G-Code And Experts

By: Ivan Irons

Do I need to be a G-Code Expert?

In a word, no. You will probably need to know how to quickly scan your G-Code if you are having problems during your machining simulation. Other then that G-Code and a CNC program are throwaway programs for the most part. What do I mean by that? Let me explain.

Let's look at a specific design. Let's say a 12" by 12" square. You build your model, run it through your CAM Software and create a CNC Program made up of G-Code instructions to your machine. Say tomorrow the job requirements change to a 24" by 24" square. Do you go into your G-Code line by line and change the code? Most people wouldn't. They would go back into their CAD or CAM program and scale the square up to 24" by 24". Then post-process the job again to get their new G-Code program.

There are some people that would do this editing line by line because the design is simple. Now think of a complex shape and what scaling it up or down would entail.

This would include massive changes to the G-Code and reviewing it line by line. We are talking thousands of lines here vs. going back and quickly scaling the model and spitting out some new G-Code. And that is why G-Code is throwaway. Use it over and over when you can, but don't fret over archiving it if something changes. It is much better to make a copy of the design (CAD File) in its original state and save that somewhere. That is much more useful.

Post Processing? - Now you have me worried. With all the variations in G-Codes and M-Codes, how will I ever keep it straight?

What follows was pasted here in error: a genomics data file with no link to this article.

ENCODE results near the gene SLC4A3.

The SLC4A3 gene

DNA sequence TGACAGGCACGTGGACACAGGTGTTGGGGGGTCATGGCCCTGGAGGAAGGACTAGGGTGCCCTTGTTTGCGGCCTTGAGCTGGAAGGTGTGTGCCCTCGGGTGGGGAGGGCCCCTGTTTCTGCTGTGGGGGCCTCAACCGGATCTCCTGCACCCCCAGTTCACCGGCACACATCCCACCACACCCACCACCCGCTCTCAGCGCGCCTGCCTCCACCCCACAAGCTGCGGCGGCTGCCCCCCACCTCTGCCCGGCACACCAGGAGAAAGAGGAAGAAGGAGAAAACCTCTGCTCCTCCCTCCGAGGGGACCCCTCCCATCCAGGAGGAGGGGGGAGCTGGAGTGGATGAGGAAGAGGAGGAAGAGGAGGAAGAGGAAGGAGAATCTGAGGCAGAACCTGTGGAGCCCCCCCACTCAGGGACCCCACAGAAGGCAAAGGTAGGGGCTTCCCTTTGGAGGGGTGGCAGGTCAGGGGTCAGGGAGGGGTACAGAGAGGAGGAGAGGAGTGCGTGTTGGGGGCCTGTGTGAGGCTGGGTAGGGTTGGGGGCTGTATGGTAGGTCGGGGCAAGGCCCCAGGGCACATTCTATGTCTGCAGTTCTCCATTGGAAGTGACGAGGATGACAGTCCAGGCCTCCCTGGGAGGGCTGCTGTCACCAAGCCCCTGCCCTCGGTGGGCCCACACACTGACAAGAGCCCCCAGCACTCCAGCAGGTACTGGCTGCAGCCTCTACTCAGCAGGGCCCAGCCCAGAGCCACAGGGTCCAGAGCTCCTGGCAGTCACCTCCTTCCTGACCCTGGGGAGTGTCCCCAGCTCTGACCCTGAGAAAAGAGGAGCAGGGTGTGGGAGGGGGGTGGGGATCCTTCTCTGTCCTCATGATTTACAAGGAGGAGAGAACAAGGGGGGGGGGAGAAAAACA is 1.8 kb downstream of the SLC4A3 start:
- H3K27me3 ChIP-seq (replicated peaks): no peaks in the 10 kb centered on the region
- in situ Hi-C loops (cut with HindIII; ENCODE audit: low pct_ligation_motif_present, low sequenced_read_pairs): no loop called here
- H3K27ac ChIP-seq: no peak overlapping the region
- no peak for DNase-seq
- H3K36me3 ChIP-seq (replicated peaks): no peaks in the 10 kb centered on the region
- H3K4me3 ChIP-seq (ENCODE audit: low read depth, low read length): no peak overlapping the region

Don't worry about that. The CAM program you choose will have many Post Processors. Post Processors are like translators. They help the CAM Program spit out the right G-Codes for your specific machine. All you have to do is select the right Post Processor before you spit out the G-Code. That is simple.

Most CAM programs have many machine specific post processors already loaded. All you do is go to the list of them and click on your machine to select it.

If you build your own CNC Machine, there are generic post processors loaded for different types of machines. Usually you pick a generic one and modify it a bit with a little testing. You are making sure a move in the X-Axis positive direction really means what you want it to mean.

Back in the good old days of Home CNC, everything was transferred on a disk. Now I have seen people include their Control Computers on their home computer network and transfer the files needed wirelessly. At a very minimum, get a good jump drive and transfer things back and forth that way.

CNC has become a very popular hobby and more and more people are starting to hop on the band wagon of CNC. Its a fun hobby and easy to do from your very own home with just a little elbow grease and creative mind.

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